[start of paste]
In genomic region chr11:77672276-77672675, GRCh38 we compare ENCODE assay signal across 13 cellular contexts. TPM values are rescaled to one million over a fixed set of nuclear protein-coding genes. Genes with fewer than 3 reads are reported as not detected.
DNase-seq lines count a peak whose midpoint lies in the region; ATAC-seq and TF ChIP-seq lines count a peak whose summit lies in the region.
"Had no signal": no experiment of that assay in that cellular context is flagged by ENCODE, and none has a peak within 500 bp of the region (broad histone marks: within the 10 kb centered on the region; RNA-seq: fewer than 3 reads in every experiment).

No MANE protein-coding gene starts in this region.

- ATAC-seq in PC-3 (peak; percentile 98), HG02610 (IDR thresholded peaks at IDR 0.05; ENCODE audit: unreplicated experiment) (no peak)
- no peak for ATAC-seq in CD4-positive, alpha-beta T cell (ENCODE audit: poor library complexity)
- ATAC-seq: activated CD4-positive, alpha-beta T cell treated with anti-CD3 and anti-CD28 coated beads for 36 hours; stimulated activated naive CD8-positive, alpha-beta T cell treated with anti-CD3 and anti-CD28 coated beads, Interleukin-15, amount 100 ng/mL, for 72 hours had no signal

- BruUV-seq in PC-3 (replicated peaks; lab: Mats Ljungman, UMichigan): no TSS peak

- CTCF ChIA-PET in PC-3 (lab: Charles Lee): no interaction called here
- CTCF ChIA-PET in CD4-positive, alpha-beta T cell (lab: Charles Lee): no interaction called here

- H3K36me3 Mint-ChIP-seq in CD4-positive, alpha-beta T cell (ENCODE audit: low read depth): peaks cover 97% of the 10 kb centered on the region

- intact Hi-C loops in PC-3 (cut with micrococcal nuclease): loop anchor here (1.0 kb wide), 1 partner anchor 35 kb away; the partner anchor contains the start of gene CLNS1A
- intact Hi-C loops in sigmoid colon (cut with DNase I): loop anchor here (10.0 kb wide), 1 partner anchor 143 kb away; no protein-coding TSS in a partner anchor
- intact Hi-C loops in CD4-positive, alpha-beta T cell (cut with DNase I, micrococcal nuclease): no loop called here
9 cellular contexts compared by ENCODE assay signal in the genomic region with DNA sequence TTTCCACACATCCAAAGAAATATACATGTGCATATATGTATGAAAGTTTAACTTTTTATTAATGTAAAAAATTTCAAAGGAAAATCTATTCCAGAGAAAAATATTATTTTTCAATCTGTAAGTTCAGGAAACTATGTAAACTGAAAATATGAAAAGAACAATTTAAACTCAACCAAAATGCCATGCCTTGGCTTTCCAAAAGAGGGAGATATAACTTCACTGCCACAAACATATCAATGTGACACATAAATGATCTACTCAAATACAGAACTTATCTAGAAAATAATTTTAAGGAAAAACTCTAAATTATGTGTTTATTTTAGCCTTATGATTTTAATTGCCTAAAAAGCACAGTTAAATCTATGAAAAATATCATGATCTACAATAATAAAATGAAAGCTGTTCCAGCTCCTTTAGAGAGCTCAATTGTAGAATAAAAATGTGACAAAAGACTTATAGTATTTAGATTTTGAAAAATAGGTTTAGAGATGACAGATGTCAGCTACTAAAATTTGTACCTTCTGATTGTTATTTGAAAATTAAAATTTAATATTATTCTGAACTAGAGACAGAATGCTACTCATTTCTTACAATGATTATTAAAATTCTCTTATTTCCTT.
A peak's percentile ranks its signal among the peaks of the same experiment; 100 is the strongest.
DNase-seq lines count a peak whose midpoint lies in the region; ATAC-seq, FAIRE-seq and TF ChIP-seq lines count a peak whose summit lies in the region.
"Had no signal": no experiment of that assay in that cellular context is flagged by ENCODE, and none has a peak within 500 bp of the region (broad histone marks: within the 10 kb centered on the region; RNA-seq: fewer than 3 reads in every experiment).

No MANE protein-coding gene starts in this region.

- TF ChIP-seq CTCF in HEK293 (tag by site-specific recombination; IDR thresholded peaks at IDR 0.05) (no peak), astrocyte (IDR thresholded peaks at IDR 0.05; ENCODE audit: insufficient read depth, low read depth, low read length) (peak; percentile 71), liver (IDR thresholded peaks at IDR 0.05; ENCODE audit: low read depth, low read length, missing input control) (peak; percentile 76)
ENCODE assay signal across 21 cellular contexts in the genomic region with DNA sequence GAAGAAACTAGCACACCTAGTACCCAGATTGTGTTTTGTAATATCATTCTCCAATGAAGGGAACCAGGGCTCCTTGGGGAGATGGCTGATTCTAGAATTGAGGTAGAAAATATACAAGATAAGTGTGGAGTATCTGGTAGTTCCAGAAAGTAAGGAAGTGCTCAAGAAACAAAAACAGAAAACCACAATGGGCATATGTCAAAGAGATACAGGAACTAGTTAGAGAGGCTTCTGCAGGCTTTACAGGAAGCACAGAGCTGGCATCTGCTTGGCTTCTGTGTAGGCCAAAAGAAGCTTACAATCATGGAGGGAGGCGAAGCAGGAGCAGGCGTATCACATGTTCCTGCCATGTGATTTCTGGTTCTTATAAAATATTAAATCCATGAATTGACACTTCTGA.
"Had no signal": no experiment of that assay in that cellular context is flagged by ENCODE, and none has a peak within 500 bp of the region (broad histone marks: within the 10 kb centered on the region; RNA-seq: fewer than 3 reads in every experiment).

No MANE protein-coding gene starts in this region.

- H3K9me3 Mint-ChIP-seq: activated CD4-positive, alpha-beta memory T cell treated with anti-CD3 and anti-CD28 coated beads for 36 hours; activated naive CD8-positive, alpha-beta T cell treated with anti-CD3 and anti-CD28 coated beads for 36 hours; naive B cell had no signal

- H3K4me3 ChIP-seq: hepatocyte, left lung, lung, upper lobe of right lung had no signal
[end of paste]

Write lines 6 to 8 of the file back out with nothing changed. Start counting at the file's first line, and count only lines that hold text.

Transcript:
- no peak for ATAC-seq in CD4-positive, alpha-beta T cell (ENCODE audit: poor library complexity)
- ATAC-seq: activated CD4-positive, alpha-beta T cell treated with anti-CD3 and anti-CD28 coated beads for 36 hours; stimulated activated naive CD8-positive, alpha-beta T cell treated with anti-CD3 and anti-CD28 coated beads, Interleukin-15, amount 100 ng/mL, for 72 hours had no signal

- BruUV-seq in PC-3 (replicated peaks; lab: Mats Ljungman, UMichigan): no TSS peak